Materials can be recycled, re-processed, renewed and reduced. Â Designers have a crucial collaborative role to pla, for material development to continue to have less impact upon the environment. Â Up to 90% of the material that we throw away is recoverable. Â Someone somewhere has the imagination and the ingenuity to turn this rubbish into a resource.
Based upon research initiated in 1994 by Jakki Dehn the REMATERIALISE library now houses over 1,200 materials which either use less non renewable resources or come from renewable resources. Â REMATERIALISE is a unique, sustainable materials library and online resource, that offers innovative material solutions which can have both economic benefits and less environmental impact.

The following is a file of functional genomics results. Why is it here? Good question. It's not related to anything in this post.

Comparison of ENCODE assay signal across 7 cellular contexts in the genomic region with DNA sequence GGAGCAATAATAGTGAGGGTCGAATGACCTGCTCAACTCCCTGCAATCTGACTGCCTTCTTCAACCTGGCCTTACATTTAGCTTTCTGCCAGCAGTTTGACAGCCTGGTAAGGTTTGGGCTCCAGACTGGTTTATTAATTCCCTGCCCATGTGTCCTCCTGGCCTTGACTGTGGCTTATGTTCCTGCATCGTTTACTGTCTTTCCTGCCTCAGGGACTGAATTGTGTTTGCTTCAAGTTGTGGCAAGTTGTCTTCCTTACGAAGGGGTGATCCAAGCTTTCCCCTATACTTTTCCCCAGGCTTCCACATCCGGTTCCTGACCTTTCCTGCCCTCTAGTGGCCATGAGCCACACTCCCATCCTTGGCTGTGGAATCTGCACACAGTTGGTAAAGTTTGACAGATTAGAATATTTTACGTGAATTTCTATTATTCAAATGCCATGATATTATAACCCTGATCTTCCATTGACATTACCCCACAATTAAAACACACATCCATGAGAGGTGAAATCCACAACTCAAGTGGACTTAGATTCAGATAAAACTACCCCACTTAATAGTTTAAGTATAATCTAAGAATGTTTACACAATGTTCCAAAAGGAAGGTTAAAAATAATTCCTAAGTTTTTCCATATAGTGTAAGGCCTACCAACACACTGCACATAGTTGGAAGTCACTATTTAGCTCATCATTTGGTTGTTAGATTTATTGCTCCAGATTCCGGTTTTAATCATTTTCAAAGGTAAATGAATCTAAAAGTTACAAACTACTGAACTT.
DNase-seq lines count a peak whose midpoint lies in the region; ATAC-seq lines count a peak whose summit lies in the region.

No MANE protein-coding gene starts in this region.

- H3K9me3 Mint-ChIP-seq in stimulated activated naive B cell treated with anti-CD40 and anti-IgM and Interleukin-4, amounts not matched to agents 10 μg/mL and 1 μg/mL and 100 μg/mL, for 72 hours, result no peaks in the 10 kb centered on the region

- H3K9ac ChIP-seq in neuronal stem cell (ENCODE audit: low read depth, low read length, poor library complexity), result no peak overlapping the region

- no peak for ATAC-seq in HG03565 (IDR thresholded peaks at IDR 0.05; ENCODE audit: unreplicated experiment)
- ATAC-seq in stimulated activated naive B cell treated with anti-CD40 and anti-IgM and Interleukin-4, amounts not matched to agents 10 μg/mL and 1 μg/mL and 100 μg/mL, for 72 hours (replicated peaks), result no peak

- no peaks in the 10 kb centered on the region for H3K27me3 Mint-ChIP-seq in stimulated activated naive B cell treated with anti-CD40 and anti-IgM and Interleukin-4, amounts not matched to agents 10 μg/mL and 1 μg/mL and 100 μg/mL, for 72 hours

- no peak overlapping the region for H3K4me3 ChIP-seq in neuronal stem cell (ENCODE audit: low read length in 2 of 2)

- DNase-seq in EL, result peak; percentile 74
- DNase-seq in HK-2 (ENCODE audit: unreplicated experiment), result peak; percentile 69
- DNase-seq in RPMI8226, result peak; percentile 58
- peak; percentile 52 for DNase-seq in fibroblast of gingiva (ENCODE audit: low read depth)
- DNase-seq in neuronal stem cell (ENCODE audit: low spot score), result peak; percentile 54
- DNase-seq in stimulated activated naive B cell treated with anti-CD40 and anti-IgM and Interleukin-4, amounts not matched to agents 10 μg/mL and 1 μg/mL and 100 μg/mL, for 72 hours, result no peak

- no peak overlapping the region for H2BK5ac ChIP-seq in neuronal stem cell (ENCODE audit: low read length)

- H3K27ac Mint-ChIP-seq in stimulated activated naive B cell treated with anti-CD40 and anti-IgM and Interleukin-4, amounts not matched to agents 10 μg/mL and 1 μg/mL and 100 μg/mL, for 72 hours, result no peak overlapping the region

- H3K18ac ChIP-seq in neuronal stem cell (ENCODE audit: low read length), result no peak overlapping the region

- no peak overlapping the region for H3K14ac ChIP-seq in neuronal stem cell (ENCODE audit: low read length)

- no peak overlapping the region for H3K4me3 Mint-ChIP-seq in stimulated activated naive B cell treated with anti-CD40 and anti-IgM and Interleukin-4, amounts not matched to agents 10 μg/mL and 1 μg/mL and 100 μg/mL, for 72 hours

The over 1,200 samples with many different origins from crushed scallop shells, airplane windscreens, denim jeans, banana tree fibres, mobile phones, nettle fibres and sunflower seed husks tempt architects, designers and researchers to visit the library and develop new uses and markets for materials that are often at an early stage of their life. Â The selection criteria include materials that use less non-renewable resources that are often with recycled content, are easily renewed, have been overlooked, have aesthetic potential, are in production or have the potential to generate new business. Â REMATERIALISE is perfectly placed within an educational institution, where students are excited by new materials and are as concerned as designers to reduce their impact upon the environment